Katie White's world had become very small, bound by the four walls of her hospital room at Mayo Clinic.
Not so long ago she'd had a big, beautiful life in Grand Marais on Minnesota's North Shore, working as a nurse and spending time outdoors with her husband and dogs.
But now Katie, who was born with aortic stenosis, was in heart failure. She'd already had six heart surgeries in her 38 years. Now she needed a heart transplant. And she'd need to stay in the hospital until she got one.
The waiting was a challenge, each day feeling like the one before. But that changed the day Robin Anderson knocked on Katie's door.
Anderson, a visual artist with Mayo's Arts at the Bedside program, arrived with a cart full of art materials, and an invitation: Would Katie be interested in doing something creative?
She would indeed.
Anderson offered small canvasses and watercolors that day. A week later, she knocked on Katie's door again, bringing origami supplies. Another visit, she brought polymer clay.
"The art program shaped my transplant journey completely," Katie says. "It distracted me from feeling sick and gave me something to be proud of. It helped me have a reason not to give up."
Arts at the Bedside is part of Mayo's Dolores Jean Lavins Center for Humanities in Medicine in Rochester. The program connects interested patients with visual artists, writers, and musicians, giving them a chance to create or reflect. Arizona and Florida have similar programs.
While it may not have the power to cure, there's no doubt that art is good medicine. That's why staff can request a consult for a patient through Plummer Chart.
"I've had patients tell me how wonderful it is to focus on something other than health concerns, even if for a short time. It's amazing to see people enjoy moments at a time you wouldn't think they had any moments to enjoy," Anderson says. "Art can be especially beneficial to people who are anxious or depressed about their hospital stay."
Patients are able to express their vulnerability and fear about hospitalization in a creative, purposeful and unique way.Lauren Mattson
Lauren Mattson, one of Katie's nurses, has witnessed the program's impact firsthand.
"I noticed a sparkle in Katie's eye when we would chat about her projects," Mattson says.
She's seen the impact the program has had on other patients as well.
"Arts at the Bedside can provide a sense of accomplishment and inspire imagination," Mattson says. "Patients are able to express their vulnerability and fear about hospitalization in a creative, purposeful and unique way. Mayo has lovely art, statues and courtyards, and it's wonderful to have a way to bring art even closer to our patients."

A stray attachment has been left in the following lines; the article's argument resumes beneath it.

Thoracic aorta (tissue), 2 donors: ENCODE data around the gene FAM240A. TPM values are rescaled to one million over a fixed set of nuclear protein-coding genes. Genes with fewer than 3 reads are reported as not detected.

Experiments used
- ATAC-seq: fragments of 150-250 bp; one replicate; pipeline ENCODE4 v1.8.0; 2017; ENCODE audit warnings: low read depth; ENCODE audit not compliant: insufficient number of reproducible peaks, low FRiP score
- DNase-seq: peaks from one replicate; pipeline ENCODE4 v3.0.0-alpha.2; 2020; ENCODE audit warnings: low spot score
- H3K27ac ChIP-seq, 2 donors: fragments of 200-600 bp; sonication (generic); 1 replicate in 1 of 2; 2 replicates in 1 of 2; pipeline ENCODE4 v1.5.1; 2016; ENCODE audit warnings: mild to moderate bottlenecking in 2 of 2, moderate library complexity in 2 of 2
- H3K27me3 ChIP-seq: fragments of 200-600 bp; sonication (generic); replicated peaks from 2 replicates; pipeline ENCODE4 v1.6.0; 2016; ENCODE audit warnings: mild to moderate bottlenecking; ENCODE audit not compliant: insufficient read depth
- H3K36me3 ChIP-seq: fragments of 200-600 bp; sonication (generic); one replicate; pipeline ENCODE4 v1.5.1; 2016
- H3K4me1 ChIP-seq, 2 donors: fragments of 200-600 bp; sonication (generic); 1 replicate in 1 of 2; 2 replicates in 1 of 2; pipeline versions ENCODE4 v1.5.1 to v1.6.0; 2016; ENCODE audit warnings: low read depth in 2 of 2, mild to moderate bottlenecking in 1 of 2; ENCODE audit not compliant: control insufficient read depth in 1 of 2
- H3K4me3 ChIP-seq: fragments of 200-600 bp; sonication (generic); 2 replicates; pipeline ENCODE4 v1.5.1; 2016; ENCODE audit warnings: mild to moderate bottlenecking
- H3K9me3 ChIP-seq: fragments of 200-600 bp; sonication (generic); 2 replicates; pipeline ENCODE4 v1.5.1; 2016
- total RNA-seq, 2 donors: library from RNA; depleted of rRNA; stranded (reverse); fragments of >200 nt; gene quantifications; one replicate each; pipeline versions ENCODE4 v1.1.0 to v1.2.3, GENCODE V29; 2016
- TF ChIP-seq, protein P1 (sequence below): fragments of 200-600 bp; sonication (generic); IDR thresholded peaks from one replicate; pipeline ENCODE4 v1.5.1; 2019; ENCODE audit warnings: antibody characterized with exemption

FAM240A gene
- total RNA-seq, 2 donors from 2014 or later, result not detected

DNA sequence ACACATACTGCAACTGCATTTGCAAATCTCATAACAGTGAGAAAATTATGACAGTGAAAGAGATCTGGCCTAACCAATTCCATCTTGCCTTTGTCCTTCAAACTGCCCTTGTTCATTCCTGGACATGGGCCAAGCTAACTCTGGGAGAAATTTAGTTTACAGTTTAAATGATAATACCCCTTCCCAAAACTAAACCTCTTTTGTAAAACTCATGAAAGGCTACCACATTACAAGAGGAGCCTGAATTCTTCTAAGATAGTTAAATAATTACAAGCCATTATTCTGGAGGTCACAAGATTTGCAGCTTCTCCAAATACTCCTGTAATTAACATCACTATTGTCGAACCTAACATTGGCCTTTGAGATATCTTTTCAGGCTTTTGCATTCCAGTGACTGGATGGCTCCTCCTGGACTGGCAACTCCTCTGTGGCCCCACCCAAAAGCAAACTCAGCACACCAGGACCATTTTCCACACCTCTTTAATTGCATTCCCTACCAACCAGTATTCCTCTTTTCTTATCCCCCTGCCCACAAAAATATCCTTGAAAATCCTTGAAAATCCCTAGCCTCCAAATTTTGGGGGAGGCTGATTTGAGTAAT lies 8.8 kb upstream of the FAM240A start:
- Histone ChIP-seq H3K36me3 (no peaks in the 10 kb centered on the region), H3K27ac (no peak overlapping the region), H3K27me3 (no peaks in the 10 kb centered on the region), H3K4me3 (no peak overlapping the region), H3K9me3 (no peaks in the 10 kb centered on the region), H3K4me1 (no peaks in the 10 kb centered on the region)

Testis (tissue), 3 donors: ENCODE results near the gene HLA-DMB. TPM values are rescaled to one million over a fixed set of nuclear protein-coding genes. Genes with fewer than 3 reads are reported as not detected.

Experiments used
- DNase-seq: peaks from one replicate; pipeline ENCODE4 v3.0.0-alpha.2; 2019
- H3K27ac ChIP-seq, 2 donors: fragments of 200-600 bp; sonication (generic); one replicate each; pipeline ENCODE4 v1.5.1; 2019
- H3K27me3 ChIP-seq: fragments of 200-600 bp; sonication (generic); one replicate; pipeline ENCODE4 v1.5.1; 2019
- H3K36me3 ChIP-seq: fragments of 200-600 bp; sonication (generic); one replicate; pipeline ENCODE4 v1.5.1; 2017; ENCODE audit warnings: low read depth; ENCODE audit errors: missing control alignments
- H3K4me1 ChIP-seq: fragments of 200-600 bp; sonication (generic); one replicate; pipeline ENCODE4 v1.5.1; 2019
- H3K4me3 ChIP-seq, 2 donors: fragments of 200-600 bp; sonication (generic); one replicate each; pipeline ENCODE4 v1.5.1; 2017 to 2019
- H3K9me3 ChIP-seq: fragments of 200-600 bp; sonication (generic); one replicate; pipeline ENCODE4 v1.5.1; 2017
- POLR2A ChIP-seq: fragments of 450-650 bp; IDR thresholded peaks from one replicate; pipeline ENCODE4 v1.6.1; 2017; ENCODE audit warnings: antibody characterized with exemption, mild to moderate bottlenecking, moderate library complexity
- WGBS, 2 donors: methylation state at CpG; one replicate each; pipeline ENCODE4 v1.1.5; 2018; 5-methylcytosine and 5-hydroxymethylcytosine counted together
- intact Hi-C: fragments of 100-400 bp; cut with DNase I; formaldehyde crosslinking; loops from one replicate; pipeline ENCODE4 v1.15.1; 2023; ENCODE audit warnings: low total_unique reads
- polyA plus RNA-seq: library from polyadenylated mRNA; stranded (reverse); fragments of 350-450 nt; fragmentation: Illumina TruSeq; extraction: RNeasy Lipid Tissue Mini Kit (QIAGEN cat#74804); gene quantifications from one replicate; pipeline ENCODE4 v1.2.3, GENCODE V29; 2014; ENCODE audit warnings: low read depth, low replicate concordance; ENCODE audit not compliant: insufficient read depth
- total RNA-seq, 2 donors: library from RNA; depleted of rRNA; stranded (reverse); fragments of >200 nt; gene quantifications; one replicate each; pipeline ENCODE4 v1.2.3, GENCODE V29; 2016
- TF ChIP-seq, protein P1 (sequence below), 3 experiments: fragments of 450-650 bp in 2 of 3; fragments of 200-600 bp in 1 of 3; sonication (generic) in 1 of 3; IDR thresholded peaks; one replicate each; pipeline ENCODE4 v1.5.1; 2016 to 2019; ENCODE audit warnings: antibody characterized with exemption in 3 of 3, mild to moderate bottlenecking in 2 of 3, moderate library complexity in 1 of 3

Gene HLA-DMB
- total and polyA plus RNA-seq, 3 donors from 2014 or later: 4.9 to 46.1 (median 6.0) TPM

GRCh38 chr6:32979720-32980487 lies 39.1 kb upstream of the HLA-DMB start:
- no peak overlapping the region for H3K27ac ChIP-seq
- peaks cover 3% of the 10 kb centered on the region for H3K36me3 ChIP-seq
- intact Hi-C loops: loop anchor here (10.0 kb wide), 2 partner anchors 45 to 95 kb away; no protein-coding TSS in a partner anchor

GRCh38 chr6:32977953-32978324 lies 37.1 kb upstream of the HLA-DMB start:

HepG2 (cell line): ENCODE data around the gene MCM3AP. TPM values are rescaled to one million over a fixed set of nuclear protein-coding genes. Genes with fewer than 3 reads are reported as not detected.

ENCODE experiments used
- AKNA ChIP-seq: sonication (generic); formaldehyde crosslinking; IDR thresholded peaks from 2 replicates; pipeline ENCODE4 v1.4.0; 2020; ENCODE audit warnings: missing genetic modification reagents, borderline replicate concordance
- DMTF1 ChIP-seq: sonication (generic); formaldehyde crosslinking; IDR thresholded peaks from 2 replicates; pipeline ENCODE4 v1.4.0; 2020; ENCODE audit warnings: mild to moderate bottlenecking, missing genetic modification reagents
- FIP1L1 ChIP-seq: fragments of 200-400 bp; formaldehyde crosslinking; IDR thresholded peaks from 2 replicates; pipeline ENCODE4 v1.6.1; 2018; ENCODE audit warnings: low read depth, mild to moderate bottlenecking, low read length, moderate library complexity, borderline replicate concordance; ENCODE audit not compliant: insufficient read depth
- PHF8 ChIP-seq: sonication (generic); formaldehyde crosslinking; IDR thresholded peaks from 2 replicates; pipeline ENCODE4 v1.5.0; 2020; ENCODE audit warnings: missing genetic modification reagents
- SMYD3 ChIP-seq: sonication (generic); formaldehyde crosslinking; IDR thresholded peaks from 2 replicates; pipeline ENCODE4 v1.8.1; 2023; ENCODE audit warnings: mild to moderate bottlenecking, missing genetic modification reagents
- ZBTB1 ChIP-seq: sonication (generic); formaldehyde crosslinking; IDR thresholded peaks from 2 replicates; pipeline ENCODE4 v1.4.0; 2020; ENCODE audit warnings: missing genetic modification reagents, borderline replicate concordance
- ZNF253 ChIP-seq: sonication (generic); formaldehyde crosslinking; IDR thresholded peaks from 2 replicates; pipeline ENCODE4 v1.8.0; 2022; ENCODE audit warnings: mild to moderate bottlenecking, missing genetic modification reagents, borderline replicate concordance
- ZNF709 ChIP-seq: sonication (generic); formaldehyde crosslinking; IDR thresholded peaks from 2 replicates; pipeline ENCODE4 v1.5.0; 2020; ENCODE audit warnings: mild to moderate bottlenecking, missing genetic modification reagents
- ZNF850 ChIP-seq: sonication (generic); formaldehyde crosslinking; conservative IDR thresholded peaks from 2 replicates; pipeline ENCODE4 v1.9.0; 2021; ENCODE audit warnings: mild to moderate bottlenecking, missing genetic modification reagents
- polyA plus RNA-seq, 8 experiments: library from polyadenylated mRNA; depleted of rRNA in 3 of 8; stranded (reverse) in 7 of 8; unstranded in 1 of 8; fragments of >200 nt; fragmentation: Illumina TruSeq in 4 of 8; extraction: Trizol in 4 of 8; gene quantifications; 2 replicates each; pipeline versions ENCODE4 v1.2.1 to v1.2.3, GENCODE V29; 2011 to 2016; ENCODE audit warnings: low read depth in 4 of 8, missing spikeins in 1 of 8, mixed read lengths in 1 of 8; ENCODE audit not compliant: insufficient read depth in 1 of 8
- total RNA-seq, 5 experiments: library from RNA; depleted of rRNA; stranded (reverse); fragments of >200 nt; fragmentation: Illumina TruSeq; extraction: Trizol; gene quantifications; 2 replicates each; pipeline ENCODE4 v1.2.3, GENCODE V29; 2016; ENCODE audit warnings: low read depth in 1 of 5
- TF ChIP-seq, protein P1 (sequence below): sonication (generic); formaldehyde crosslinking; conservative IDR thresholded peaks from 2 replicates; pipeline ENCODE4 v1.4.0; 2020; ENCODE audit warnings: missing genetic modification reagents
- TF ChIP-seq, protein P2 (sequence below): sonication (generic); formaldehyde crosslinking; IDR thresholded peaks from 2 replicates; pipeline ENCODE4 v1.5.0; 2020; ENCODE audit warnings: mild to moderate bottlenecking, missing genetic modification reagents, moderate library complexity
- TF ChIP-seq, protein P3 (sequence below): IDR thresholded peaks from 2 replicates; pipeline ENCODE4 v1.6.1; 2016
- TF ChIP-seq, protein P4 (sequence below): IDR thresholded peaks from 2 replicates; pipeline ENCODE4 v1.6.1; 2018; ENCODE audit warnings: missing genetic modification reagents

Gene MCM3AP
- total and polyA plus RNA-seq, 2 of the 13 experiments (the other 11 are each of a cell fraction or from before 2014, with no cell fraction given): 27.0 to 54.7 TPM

Mattson and her colleagues have tangible reminders of just what Arts at the Bedside can do for their patients.
Shortly before she got the life-changing news that she'd be getting a new heart, Katie began making earrings out of polymer clay. She gave them to family and friends, including her nurses.
"My nurses were my rocks," Katie says. "They took care of me like a patient but supported me in a way that went beyond that. My family couldn't be at the hospital with me all the time, so my nurses were like my family for three months."
That family feeling was mutual says Heather Borchert.
My nurses were my rocks. They took care of me like a patient but supported me in a way that went beyond that.Katie White
"Katie brought so much joy to so many nurses," Borchert says. "One of my favorite memories was coming into work the night that she was going to receive her heart transplant. Sending her off to transplant that night was and still is one of my highlights of being a nurse. It was a privilege and an honor to get to bond with her over the 100 days she was on our unit."
And when she moved on, first to a recovery floor and later to the Gift of Life Transplant House, Katie continued making earrings. That's something Borchert thinks may have helped her heal.
"I truly think having a passion that started before transplant helped Katie in the recovery process," Borchert says. "Transplant is a massive surgery, and she did exceptionally well, and I think having a hobby to look forward to was an important part of that."
It's a hobby that has become something more. Katie has launched her own business, Katie White Designs, to sell her colorful creations.
"I've already sold over 200 pieces," Katie says. "And it's all thanks to Robin."
Tags: heart transplant, Mayo Clinic Dolores Jean Lavins Center for Humanities in Medicine, Patient Stories
So inspiring and the Mayo Clinic is a magical place